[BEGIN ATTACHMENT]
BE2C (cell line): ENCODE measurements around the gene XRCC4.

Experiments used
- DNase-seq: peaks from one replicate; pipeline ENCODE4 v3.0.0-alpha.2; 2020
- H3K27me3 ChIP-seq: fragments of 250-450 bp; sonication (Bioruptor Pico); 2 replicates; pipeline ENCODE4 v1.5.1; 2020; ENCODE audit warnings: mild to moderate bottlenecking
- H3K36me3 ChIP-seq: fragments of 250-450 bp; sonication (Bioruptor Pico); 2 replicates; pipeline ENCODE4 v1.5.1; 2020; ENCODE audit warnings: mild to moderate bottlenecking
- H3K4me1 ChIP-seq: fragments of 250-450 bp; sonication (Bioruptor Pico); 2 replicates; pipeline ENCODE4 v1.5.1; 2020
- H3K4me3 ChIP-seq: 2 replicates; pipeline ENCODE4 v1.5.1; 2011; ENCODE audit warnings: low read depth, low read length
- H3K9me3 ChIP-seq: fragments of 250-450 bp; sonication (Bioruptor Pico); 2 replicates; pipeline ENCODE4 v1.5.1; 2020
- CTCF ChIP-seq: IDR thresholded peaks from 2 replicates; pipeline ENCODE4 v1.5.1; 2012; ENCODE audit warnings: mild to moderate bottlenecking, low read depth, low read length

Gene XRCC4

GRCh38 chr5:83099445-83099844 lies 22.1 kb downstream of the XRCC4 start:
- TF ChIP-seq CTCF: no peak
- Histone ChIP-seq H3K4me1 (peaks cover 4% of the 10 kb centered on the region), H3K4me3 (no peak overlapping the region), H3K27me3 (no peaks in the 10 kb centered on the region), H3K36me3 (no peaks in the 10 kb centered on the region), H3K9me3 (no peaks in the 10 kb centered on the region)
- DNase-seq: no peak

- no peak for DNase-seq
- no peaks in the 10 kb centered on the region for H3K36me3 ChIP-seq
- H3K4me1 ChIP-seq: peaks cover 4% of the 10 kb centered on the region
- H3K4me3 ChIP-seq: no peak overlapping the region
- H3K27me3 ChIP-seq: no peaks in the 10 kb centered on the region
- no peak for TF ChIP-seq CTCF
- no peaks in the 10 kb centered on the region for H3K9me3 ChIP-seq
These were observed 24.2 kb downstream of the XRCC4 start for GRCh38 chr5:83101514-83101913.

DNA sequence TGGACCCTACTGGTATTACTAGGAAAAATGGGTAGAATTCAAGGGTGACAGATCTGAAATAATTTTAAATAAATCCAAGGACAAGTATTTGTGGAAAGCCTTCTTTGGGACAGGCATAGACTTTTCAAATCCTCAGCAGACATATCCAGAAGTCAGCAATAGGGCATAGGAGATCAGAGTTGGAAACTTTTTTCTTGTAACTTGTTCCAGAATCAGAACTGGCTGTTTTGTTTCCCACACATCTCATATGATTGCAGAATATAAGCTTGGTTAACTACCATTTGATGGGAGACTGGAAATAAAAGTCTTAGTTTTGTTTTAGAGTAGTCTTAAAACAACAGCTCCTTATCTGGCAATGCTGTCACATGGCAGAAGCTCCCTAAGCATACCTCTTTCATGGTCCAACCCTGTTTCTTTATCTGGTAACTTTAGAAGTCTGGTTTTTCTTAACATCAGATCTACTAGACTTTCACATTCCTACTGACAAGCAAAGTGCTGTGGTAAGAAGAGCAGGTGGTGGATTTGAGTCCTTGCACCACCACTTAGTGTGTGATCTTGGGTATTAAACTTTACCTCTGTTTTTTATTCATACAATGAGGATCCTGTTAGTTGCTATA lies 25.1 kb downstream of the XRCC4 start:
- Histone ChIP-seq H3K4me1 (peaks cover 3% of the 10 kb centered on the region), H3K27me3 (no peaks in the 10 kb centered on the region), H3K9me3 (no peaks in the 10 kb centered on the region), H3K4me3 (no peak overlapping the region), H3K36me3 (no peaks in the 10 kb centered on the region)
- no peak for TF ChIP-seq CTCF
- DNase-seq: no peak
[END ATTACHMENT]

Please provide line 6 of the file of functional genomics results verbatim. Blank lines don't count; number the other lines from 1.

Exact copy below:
- H3K4me1 ChIP-seq: fragments of 250-450 bp; sonication (Bioruptor Pico); 2 replicates; pipeline ENCODE4 v1.5.1; 2020